If you use an internal WSUS server, you might want to sysprep because there have been issues reported on the internet about duplicate clients in WSUS that causes problems. I’ve used WSUS without sysprep with Win7 Pro and have not had this issue, and WSUS got the job done.
Not sys-prepping has zero negative effect on the domain-joining process. If it did, I would absolutely have known about 6 years ago when I first started imaging using Norton Ghost. I am responsible for several large domains, none of the computers joined to them are sys-prepped and we don’t have issues concerning it.
If you use an internal KMS server for activation (and not MAK keys), you might want to sysprep or you will have an issue reaching the initial threshold for activating Windows and Office and such. The issue with this is that when each individual host makes a request to the KMS box for activation, it sends with it it’s SID too. For Windows and Office, there’s a unique request threshhold that must be reached before the KMS box will actually activate anything. I don’t sysprep and I have heavily used KMS at work. I got around the threshold issue by using a “charger” program that I found online, this application just sends a bunch of fake requests to the KMS box until the threshold is reached. Then all computers in the environment happily activate without issue. KMS boxes do not communicate with Microsoft after they are setup, so you have no issues there.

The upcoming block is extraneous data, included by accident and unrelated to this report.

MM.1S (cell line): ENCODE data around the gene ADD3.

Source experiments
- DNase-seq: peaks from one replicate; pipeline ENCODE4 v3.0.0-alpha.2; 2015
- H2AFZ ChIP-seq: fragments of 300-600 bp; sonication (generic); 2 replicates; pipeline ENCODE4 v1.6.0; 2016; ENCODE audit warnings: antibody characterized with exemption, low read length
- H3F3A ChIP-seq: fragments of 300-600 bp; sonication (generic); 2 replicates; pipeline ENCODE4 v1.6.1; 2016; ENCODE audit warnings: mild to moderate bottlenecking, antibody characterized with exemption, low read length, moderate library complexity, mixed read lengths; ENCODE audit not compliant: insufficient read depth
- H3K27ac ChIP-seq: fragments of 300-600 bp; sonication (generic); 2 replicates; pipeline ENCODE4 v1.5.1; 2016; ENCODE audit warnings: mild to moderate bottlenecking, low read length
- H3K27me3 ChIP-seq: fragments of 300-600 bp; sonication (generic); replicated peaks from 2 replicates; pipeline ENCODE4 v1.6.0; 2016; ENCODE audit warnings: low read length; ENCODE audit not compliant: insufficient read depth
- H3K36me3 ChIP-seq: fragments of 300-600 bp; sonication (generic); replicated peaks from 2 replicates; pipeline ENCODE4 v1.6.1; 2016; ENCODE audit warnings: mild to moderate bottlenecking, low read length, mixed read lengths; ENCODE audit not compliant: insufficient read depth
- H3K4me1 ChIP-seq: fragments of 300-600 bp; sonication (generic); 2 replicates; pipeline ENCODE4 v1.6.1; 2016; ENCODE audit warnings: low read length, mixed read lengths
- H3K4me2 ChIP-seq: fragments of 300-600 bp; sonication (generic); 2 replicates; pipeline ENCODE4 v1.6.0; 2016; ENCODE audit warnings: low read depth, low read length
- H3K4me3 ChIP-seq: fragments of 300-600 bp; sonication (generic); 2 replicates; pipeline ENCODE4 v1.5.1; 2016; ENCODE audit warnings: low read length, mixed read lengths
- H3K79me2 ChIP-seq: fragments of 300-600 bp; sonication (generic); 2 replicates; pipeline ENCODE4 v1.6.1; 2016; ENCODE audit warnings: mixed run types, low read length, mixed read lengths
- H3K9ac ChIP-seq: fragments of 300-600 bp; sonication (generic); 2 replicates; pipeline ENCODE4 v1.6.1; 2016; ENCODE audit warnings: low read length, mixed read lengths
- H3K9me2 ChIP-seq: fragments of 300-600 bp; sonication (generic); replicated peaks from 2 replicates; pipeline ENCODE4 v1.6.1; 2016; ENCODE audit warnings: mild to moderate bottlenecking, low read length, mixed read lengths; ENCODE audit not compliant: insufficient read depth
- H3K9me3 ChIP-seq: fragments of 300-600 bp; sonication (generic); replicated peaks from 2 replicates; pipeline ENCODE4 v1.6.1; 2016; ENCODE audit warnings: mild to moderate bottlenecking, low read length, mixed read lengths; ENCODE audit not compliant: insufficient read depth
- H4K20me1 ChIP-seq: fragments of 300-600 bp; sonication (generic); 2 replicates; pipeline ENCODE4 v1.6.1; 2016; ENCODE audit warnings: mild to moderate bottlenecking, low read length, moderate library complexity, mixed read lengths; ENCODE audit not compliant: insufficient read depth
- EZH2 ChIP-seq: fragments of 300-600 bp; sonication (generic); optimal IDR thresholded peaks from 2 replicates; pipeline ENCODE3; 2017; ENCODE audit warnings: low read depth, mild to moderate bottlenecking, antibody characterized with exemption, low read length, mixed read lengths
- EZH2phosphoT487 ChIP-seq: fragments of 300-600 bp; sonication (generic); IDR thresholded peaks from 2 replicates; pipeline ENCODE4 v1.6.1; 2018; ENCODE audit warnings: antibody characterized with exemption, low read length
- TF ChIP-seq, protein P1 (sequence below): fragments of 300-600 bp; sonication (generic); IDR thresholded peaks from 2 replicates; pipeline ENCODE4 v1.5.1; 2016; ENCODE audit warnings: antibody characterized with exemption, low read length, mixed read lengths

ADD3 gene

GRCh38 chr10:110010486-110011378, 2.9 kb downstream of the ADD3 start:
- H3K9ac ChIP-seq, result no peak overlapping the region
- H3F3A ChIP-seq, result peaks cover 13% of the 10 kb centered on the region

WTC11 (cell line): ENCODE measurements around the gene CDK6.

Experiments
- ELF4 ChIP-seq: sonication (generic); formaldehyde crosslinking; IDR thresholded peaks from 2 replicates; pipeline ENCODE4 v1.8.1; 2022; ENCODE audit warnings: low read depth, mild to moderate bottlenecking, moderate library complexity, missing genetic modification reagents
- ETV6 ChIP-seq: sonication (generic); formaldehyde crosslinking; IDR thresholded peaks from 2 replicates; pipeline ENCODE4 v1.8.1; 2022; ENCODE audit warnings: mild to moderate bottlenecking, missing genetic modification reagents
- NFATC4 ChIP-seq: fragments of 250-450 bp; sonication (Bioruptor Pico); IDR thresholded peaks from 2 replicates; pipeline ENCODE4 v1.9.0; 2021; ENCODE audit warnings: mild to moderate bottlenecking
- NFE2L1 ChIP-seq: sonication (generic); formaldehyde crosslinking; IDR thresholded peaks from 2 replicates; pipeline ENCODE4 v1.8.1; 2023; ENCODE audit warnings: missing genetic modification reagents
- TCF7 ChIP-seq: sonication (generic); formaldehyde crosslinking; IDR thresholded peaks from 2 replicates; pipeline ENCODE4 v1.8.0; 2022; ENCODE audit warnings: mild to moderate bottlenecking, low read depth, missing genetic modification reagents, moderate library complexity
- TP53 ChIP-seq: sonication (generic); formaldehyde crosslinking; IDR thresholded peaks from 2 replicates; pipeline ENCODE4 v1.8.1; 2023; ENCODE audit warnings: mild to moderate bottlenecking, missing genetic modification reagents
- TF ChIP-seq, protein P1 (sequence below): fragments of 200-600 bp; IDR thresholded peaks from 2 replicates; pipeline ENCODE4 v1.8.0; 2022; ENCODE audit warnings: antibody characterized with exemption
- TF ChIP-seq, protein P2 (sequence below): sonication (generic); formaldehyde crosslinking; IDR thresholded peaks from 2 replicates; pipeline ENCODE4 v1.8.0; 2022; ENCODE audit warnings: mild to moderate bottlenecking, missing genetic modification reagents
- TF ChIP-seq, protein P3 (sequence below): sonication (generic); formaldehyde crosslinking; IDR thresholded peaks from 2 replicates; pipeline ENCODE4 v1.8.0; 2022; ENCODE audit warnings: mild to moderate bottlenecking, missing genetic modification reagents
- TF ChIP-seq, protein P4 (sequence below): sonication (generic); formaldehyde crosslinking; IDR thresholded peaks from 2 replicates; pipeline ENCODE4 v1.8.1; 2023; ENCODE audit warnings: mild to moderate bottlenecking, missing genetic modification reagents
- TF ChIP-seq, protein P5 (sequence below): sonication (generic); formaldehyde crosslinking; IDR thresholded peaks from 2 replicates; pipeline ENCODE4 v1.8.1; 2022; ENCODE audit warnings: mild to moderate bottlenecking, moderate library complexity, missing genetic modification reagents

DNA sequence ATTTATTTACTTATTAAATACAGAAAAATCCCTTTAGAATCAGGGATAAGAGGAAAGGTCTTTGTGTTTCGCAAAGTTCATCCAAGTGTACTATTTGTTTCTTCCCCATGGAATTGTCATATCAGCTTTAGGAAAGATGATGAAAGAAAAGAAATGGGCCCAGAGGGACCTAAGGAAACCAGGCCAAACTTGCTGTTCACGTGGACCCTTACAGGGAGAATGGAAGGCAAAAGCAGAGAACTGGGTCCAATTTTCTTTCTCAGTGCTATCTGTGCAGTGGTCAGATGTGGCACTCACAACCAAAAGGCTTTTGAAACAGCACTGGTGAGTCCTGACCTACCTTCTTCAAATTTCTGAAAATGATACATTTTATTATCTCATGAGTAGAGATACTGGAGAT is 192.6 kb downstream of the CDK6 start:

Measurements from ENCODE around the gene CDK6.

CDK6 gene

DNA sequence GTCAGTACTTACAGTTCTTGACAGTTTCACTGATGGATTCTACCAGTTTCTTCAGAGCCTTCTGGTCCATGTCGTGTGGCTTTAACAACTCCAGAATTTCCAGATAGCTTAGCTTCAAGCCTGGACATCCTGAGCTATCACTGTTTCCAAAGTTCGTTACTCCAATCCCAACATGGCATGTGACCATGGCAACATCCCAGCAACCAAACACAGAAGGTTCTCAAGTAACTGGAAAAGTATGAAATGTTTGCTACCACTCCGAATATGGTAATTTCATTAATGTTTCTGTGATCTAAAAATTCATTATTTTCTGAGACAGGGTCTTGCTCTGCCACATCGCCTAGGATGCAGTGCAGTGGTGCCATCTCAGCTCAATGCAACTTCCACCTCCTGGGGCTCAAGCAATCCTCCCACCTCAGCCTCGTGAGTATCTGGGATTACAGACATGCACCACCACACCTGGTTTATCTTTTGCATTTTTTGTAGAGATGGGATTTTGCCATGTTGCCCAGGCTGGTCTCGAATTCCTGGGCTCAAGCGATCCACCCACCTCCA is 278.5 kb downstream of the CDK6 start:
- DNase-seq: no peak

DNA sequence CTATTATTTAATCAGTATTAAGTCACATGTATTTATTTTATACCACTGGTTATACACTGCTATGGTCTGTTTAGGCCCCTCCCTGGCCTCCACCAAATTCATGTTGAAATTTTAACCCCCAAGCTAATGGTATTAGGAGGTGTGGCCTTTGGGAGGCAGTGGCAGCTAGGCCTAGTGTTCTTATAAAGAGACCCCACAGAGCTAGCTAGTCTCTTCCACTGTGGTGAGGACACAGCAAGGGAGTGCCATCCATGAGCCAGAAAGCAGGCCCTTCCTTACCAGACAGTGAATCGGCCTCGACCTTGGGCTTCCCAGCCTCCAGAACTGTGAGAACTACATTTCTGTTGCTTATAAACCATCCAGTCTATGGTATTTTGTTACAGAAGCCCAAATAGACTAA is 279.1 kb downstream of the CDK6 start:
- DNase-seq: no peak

If you have more than maybe 5 models of hardware, you might want to consider sysprep for the purposes of making a hardware-independent image that has all the drivers and software it needs for the models you need to deploy to. I help with over 20 models of computers, and I don’t sysprep. We used to make an image per-model in the summertime for each model we have, and we’d just deploy that image out to those models. With the driver improvements in Win10 many here on the forums are reporting they don’t have to sysprep to take a Win10 image from one model and deploy it to a totally different model PC. I myself haven’t tried it yet but people here and my co-workers have and they said it works.
Another thing to consider is deployment times. Sysprepping does slow down the image deployment time, because it’s just extra stuff that has to be done to a host before it’s ready for the user to begin using. Often times this isn’t an issue, but it is a real thing, it does slow down deployment by a minute or more depending on what you’re doing in the unattend file.
My experience is real-world experience on an enterprise level. I consider myself to have a lot of imaging experience. Now, just because I’ve done all this stuff without issue and never sysprepping, that doesn’t mean that’s what is best for you.
You might want to sysprep so you can use an unattend.xml file to do all sorts of cool post-configuration inside of FOG’s postinstallscripts area like @george1421 does where he works. You might want to sysprep just so you don’t have to worry about WSUS issues or KMS server issues, you might want to sysprep so you are sure you won’t have driver issues. You might want to sysprep simply because Microsoft recommends you do it.